Some of those people laughing were feeling sympathetic. They felt your nervousness themselves. One of the instinctive responses to tension is to laugh. It relieves the stress. (You can apply this by laughing at yourself when you make mistakes, as long as they didn't harm others. It really surprised me how much this helps when I first tried it! Now I instinctively laugh and often even find the situation amusing, myself.)

People quickly forget your mistakes, for the most part. They are also preoccupied with the stories they are telling themselves, and there usually isn't much room for thinking about that mistake or flaw that you think is the most noticeable thing about you. 

Things are a big deal to you because they are your big deal. Again. Other people are thinking about their own situations. They aren't thinking about your big deal, but their own. Many are as afraid of you as you are of them. And those people are individuals you can help set at ease, if you notice their worry is similar to your own. What would help you? Test it on them. 

Helping others is something positive to think about yourself. These actions will help create additional positive memories to review. They also create situations where you are more likely to be appreciated than ignored. Even when nobody notices, knowing you have done something real that is constructive or helpful (even smiling at a stranger) will reassure you that you have control of your own view of yourself.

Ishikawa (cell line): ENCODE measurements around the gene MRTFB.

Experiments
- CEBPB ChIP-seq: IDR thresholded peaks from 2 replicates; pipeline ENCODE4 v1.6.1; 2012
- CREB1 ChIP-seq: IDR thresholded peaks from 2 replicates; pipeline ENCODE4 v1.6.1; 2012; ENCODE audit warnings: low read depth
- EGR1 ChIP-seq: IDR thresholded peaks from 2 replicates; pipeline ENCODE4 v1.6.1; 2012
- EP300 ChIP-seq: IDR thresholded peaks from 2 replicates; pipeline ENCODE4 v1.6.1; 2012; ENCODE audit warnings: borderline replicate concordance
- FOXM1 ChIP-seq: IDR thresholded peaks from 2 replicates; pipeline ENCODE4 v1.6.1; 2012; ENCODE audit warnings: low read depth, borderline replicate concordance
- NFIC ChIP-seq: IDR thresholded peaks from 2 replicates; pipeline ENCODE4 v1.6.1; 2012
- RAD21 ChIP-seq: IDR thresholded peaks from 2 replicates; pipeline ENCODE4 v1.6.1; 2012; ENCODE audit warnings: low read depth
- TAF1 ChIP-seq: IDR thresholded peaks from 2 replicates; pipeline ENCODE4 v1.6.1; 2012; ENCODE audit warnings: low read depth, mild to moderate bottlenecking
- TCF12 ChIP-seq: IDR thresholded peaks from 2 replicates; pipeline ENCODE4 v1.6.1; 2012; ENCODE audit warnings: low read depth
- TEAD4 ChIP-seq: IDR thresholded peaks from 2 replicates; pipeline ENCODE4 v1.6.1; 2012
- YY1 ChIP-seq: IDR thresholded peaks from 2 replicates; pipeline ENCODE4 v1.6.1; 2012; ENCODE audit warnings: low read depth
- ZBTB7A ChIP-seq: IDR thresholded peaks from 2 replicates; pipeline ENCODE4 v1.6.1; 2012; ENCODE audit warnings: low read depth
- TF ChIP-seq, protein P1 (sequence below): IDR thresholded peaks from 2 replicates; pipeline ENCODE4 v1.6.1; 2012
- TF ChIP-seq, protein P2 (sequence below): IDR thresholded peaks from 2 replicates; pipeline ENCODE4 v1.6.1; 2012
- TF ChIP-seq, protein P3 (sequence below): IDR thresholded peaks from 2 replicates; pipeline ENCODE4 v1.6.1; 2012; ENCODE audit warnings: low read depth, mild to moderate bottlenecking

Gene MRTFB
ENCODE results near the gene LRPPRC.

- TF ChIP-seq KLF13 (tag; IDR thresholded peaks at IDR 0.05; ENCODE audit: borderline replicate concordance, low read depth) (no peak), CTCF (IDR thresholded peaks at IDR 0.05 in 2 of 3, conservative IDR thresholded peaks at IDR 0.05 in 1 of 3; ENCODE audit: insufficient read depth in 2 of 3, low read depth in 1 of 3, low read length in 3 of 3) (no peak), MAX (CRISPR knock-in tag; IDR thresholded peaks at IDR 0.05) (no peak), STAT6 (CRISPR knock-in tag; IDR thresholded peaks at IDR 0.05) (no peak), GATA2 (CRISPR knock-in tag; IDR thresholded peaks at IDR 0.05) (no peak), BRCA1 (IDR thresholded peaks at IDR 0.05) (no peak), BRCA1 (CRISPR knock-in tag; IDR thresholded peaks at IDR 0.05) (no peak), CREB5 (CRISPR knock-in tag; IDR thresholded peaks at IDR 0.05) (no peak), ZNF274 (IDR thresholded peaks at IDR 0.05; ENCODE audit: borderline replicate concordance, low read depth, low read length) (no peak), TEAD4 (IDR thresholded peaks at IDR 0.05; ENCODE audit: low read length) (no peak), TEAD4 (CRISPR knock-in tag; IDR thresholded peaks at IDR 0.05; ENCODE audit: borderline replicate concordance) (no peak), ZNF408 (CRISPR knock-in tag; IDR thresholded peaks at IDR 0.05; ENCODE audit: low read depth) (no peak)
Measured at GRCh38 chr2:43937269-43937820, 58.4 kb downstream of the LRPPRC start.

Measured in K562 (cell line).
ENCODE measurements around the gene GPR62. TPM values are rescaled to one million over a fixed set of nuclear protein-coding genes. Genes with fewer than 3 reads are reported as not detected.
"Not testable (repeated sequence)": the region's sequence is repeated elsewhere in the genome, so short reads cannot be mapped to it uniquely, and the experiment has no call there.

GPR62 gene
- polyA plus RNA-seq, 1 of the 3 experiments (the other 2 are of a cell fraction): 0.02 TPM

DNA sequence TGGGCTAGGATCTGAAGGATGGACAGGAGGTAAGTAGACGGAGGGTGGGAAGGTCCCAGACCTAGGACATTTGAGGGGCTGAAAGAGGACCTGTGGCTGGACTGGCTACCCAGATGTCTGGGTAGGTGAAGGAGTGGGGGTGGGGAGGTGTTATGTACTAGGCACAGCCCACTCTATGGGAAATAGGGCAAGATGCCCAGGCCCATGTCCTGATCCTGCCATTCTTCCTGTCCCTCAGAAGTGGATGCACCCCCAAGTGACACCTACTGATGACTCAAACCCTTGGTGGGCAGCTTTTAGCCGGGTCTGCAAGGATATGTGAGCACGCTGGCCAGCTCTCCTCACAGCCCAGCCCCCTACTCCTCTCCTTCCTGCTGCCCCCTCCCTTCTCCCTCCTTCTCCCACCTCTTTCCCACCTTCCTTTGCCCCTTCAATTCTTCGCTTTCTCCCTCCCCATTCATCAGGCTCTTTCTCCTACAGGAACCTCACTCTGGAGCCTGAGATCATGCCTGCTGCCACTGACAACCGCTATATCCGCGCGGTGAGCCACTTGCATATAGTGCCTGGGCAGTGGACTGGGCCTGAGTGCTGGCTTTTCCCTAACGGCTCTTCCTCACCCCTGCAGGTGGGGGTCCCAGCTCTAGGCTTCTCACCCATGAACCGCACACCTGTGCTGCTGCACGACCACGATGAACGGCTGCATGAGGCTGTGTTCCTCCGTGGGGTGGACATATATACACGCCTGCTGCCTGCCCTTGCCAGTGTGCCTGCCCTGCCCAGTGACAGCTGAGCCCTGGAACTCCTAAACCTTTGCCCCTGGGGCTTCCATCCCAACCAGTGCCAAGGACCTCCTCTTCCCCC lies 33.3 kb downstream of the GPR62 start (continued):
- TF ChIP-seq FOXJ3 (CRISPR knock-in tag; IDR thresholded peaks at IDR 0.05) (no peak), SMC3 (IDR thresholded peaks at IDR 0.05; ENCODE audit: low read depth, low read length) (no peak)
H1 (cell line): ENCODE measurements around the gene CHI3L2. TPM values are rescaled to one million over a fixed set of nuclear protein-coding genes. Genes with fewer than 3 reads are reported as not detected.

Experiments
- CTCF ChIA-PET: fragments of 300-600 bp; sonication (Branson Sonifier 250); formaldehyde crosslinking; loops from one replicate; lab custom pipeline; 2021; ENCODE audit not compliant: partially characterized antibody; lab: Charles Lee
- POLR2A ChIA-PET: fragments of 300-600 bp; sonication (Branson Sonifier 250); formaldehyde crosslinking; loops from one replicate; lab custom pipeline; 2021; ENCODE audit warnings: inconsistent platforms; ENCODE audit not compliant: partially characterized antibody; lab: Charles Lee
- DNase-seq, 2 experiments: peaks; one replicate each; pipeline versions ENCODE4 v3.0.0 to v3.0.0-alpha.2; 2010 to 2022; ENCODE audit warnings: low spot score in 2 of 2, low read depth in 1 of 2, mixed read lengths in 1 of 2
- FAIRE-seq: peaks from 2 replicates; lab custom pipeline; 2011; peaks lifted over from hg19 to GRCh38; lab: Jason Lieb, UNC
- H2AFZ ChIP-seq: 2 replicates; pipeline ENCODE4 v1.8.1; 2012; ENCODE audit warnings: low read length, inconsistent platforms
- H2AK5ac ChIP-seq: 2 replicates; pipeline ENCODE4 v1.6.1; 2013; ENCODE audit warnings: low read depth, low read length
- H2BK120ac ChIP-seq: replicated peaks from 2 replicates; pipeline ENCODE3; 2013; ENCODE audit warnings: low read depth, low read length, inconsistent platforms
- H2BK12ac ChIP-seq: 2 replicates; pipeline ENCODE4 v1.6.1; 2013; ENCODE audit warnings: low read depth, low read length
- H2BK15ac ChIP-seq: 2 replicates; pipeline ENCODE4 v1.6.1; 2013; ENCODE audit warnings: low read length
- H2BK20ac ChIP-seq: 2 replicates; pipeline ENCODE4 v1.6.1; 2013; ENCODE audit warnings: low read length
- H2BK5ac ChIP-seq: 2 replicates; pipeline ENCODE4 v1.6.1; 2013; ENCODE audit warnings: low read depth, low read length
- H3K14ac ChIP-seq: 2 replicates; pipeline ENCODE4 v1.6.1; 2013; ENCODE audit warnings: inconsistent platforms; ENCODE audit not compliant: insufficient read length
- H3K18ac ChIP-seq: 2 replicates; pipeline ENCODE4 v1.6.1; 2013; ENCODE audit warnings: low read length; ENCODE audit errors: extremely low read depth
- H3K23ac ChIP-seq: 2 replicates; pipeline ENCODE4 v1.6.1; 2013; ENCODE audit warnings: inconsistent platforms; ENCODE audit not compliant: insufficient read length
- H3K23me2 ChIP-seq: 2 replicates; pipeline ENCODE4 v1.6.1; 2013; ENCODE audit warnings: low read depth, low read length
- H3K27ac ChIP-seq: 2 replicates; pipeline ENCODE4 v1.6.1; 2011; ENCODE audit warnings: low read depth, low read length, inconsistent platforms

Counting positive moments will help you notice them more. Even something as simple as deciding to take a photo of every beautiful thing you see, or taking a moment to write it down every time you see or experience and act of kindness will set you up to see more of them. Test it. From time to time, think about how you used to feel like nothing good ever happens, and compare it to all the good things you've counted that week. Once they start taking up space, there is less room for the negative story. 

Real, experienced positive moments are the best kind of story to tell yourself. They will fight back and prevent worry more than any imagined scenario ever could. Keep your eyes open for kind people and interact with them more often. Collect their positive input and kindness. Gather the compliments you receive wherever they are found. Such moments will give you much healthier stories than those created around people who are mean or dislike you. This is why gratitude is so recommended. It's basically collecting positive stories to tell yourself, on purpose.

Choose the stories you tell yourself carefully. Pay attention to that little voice that narrates your life back at you. Would you say that to a friend? You'll have to consciously reprogram it at first. But you can reprogram it. And you can create experiments for yourself that will help you see how unfounded your worries have been.

Working with a therapist might help speed up the process, so don't discard the idea outright. They're trained to teach others how to manage their thoughts.

If you want to try it alone, there are all sorts of useful studies that you can use to begin learning new ways to think. Check out Brené Brown - Researcher + Storyteller to start. I think her well-researched studies will give you a sturdy framework to begin adjusting your social expectations and reactions.